Attendance and travel
Attendance and travel
The numbers set out below can attend only if the venue can hold that many people with strict physical distancing measures in place. In some venues fewer people will be able to attend.
Below are the maximum number of people who should attend a marriage ceremony in each level of the strategic framework in venues such as a hotel, a place of worship or a registration office, or when it is taking place outside at a private dwelling. The position is different where the ceremony will take place inside at a private dwelling
No more than 200 people should attend.
No more than 100 people should attend.
No more than 50 people should attend.
Until 25 April, no more than 20 people should attend.
From 26 April, no more than 50 people should attend.
Until 25 April, by law no more than 5 people, or 6 people (if an interpreter is required), can attend.
From 26 April, no more than 20 people should attend.
At all protection levels, the limits include:
- the couple
- the witnesses
- guests, including children of any age
- any carers accompanying someone attending the ceremony
- any staff not employed by the venue, such as a photographer, musicians or others a couple has employed for the purpose of the ceremony.
The celebrant and any required interpreter do not count towards these limits.
A marriage ceremony should only take place inside a private dwelling if it is not possible for it to take place outside or at a public venue. This could be because:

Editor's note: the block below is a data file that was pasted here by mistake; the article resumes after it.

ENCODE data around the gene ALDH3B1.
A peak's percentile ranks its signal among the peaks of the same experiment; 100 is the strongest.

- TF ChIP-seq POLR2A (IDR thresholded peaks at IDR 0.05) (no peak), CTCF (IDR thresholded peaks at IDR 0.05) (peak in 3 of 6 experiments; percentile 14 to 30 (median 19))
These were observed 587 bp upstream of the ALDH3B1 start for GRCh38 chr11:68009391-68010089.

- a party to the marriage is seriously ill
- disability prevents a party to the marriage from attending a ceremony or registration outside or at a public venue.
Where a marriage ceremony takes place inside a private dwelling, no more than 6 people should attend. This means the couple, two witnesses, the celebrant, and where required, an interpreter. This guidance has more information on the definition of a private dwelling, including when it is possible to use private hire exclusive use premises such as a castle or historic house for a ceremony.
The celebrant or local authority registrar will decide whether an interpreter is needed. An interpreter may be required if, for example, the couple do not speak English or need support for a hearing disability.
In order to minimise the spread of COVID-19 couples should discuss with the person managing their venue whether remote attendance is possible. This could mean livestreaming or recording of the event. If the couple employ staff for this purpose, they will count towards the limits on numbers set out in this guidance: see numbers attending.
We have published guidance on travel within Scotland between different protection levels and on entering Scotland from another part of the UK or other part of the Common Travel Area.
Our guidance on international travel explains the testing and quarantine rules applying to people returning or arriving in Scotland from abroad. There are currently no exceptions specific to those who wish to travel to participate in or attend a marriage ceremony or reception.